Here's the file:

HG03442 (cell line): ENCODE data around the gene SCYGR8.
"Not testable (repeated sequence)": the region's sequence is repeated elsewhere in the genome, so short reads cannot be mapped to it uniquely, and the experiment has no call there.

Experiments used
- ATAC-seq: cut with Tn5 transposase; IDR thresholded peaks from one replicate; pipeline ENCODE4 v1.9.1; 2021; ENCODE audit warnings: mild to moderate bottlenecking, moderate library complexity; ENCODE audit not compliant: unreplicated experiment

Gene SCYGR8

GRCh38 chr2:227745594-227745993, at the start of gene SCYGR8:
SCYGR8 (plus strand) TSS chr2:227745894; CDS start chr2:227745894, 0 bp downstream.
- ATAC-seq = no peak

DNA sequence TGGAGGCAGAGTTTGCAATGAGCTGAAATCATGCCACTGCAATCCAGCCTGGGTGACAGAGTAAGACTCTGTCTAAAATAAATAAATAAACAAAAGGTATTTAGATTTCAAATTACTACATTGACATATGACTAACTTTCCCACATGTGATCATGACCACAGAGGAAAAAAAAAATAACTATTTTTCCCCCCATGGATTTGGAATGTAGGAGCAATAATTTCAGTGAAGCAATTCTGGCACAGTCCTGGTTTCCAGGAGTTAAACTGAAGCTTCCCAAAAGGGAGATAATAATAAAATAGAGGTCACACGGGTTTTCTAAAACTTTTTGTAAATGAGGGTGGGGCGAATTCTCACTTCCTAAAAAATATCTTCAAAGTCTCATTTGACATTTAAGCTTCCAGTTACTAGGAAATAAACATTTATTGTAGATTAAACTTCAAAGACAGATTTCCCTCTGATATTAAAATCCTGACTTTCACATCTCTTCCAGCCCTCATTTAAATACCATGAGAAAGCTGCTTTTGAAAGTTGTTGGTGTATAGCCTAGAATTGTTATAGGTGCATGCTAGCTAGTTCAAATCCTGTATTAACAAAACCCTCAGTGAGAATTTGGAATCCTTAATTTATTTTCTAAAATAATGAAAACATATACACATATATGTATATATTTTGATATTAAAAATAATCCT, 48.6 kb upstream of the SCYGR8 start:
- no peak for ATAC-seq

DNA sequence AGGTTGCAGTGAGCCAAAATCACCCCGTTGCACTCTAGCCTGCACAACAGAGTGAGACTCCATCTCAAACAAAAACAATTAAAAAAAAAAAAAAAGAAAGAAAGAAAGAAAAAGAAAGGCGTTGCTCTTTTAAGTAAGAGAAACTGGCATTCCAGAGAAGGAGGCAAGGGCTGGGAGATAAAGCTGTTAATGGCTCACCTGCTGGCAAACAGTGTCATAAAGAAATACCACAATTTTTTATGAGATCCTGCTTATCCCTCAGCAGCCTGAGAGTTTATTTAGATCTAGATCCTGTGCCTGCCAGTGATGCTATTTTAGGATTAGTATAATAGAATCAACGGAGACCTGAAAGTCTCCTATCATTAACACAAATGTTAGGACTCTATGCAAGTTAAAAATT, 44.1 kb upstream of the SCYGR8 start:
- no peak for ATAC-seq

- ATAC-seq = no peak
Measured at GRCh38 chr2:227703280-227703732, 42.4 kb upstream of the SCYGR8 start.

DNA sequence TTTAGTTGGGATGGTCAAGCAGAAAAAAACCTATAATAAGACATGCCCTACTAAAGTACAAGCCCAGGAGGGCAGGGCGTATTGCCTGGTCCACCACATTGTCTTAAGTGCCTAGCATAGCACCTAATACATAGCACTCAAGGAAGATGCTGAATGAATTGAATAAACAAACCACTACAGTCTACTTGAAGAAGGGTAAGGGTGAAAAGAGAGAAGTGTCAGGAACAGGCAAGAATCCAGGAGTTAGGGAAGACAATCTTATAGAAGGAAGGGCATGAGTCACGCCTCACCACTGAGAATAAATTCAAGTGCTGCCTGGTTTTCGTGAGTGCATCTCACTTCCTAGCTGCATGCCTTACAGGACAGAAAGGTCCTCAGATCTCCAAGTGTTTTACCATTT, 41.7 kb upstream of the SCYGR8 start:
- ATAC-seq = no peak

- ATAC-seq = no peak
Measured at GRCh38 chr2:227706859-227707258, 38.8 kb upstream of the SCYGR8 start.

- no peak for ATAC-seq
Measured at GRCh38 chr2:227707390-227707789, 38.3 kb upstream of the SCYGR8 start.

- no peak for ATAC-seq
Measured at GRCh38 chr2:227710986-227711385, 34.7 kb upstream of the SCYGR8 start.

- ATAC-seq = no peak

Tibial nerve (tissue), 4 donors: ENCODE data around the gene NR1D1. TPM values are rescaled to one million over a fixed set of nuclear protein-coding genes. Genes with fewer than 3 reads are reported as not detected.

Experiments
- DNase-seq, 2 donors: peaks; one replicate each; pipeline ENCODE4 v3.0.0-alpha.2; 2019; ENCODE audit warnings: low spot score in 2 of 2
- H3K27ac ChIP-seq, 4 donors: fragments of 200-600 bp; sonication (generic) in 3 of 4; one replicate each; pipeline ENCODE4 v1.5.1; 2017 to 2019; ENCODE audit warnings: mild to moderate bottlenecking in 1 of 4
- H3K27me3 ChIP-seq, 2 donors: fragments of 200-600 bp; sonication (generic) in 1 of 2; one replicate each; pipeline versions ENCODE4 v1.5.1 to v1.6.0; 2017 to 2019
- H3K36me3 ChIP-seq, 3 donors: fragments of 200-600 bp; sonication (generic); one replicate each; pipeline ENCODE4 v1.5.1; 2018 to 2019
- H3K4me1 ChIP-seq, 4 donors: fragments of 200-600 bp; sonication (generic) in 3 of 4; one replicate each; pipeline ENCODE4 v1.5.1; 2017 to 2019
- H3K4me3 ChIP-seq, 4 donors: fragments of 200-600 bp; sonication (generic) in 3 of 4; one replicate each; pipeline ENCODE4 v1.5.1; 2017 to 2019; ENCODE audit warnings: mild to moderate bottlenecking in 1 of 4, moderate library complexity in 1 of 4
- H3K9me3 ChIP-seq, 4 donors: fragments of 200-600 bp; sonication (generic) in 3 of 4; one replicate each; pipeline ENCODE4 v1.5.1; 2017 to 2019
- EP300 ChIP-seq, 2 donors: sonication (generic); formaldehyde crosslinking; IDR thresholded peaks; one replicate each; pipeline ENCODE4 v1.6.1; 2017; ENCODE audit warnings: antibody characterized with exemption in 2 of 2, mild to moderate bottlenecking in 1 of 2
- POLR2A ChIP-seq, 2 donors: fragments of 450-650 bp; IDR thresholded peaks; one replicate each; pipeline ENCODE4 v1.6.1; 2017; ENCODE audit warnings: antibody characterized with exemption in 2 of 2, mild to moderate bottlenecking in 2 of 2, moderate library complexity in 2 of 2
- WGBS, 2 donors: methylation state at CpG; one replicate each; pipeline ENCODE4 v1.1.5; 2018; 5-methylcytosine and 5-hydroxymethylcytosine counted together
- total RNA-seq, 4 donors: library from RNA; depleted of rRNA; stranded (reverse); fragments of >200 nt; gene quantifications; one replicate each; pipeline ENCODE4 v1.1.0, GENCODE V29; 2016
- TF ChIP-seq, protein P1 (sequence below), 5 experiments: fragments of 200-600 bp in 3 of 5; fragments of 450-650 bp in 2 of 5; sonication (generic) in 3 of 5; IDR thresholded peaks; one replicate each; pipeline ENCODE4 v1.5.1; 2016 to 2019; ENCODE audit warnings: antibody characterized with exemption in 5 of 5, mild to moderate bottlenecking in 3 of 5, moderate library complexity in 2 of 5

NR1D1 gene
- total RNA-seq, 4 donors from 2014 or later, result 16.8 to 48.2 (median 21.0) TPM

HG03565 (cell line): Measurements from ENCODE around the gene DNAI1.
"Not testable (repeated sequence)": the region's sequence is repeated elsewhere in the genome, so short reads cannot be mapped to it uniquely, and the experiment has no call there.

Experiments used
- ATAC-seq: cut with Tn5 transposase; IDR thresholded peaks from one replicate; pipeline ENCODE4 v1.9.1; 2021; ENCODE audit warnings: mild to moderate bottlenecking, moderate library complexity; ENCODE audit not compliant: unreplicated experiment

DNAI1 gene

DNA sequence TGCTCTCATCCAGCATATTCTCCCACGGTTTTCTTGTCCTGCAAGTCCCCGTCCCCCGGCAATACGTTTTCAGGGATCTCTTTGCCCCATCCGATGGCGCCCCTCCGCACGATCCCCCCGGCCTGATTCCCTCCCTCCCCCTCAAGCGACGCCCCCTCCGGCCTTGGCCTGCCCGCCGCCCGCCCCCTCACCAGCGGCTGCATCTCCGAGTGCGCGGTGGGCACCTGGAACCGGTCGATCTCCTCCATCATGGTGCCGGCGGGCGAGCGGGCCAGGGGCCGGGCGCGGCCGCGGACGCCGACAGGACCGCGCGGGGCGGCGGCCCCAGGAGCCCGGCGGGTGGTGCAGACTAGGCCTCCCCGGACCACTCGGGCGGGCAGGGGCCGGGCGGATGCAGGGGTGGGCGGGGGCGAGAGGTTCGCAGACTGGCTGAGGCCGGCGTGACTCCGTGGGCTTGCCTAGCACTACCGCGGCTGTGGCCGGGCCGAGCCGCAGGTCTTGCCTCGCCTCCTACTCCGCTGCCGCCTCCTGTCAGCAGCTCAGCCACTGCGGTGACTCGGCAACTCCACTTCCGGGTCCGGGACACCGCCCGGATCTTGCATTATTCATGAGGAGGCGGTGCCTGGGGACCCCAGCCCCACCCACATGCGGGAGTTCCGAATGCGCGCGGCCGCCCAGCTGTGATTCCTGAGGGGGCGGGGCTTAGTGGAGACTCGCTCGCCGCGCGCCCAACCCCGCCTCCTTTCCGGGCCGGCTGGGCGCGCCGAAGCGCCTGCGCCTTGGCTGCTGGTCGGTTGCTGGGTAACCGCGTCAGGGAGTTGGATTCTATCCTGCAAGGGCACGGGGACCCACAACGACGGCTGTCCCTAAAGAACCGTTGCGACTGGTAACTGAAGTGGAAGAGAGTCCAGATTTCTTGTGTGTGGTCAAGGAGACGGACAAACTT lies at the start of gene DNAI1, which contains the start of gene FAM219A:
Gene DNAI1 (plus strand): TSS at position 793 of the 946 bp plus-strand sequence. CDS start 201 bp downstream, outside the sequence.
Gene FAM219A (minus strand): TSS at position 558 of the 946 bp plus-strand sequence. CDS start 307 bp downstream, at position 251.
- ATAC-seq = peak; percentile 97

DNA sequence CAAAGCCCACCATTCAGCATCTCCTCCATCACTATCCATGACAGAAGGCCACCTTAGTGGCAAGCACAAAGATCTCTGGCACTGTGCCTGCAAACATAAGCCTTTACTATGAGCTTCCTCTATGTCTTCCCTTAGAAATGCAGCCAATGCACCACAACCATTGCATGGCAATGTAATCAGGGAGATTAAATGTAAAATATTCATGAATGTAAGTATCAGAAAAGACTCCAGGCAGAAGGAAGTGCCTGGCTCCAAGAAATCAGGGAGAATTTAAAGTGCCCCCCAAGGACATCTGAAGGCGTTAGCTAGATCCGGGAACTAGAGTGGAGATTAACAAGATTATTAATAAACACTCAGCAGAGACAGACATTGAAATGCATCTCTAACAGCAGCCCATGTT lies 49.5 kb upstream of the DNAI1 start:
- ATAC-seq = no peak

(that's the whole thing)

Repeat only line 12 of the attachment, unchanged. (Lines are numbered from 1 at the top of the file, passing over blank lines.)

- no peak for ATAC-seq